Noah Isherwood, Campus Carrier asst. arts and living editor

Will Herrington, Campus Carrier staff writer

On Jan. 23, Sandra Meek, professor of English, rhetoric and writing was featured in a reading in the College Chapel to mark the release of her new book of poetry, “Still.” This reading was the culmination of a day full of events to celebrate Meek’s new book, including several alumni gatherings. 

“Still” features poems discussing environmental issues that Meek has encountered in her travels over the years. The book itself is structured in a nonlinear fashion, though a theme of coming to terms with environmental issues becomes evident towards the end. As to the poems themselves, Meek said that their themes are combinations of several ideas. 

“I intended to kind of braid subjects together within poems,” Meek said. 

The poems of “Still” are meant to evoke an emotional response to environmental issues. 

“I think what poems can do is make you feel an idea,” Meek said. 

Rather than rehash concepts intellectually, Meek’s poetry calls upon the reader to view environmental issues from a different perspective. That is the purpose of the collection, to bring into view connections between various issues that may seem unrelated and create an emotional reaction to them. Meek says that the book does not have an overall message, other than to show this grappling with seemingly contrary ideas to better show the relation between them. 

This idea of using creative writing as a way of calling attention to new and unseen connections between issues is something that came up several times at an alumni question and answer event at noon on Thursday before the reading that evening. At this event, 23 English and creative writing alumni came together to speak with current students about the study of English and creative writing, and how their studies at Berry have since impacted them. Spanning 20 years of graduating classes from 1999 to 2019, this alumni group had nothing but good things to say about the interdisciplinary nature of creative writing.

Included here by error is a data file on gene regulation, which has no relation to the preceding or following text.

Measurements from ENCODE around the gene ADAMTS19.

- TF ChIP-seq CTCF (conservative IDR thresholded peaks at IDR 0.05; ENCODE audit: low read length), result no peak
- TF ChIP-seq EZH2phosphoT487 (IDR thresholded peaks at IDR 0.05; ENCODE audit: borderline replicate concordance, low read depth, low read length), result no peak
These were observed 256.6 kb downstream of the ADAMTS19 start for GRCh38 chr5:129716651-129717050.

These graduates have gone on to pursue many different careers, from attorney to stay at home mom, but one thing for which they all expressed gratitude was the desire of Berry faculty, specifically Meek, to paint in vivid colors the connections between seemingly independent branches of academia. These connections, evident in both the daily teaching and publications of Meek and others, helped these alumni to create meaning in their subsequent studies and work. 

Meek has always been an example to students of connecting different branches of study and work. While her last book, “An Ecology of Elsewhere” was being published in 2016, she was in the process of creating “Still.” 

“The last book I published was four years ago, but the writing between the books overlapped,” Meek said. 

These collections of poetry were created while Meek carried a full teaching load, on top of serving as director for the Georgia Poetry Circuit and cofounding editor of Ninebark Press. Her dedication to her craft, in its many forms and stages, is something for which her students, new and old, expressed admiration. 

Prior to the reading on Thursday evening, current students and the aforementioned alumni sat down to a meal together to further discuss English, and life at Berry and how it has changed over the years. Through conversations about changing residence halls and programs new and old, these Berry students, though separated by time, found that what makes Berry special is not the beauty of our campus or the numerous programs and activities that occur here on a daily basis. Instead, it is the dedication of students and faculty alike to seek out connections between areas of study, different vocations and most importantly with one another that makes Berry unique. Sandra Meek exemplifies this dedication, and the events of last Thursday only served to confirm that fact. 

Posted by Campus Carrier

Leave a Reply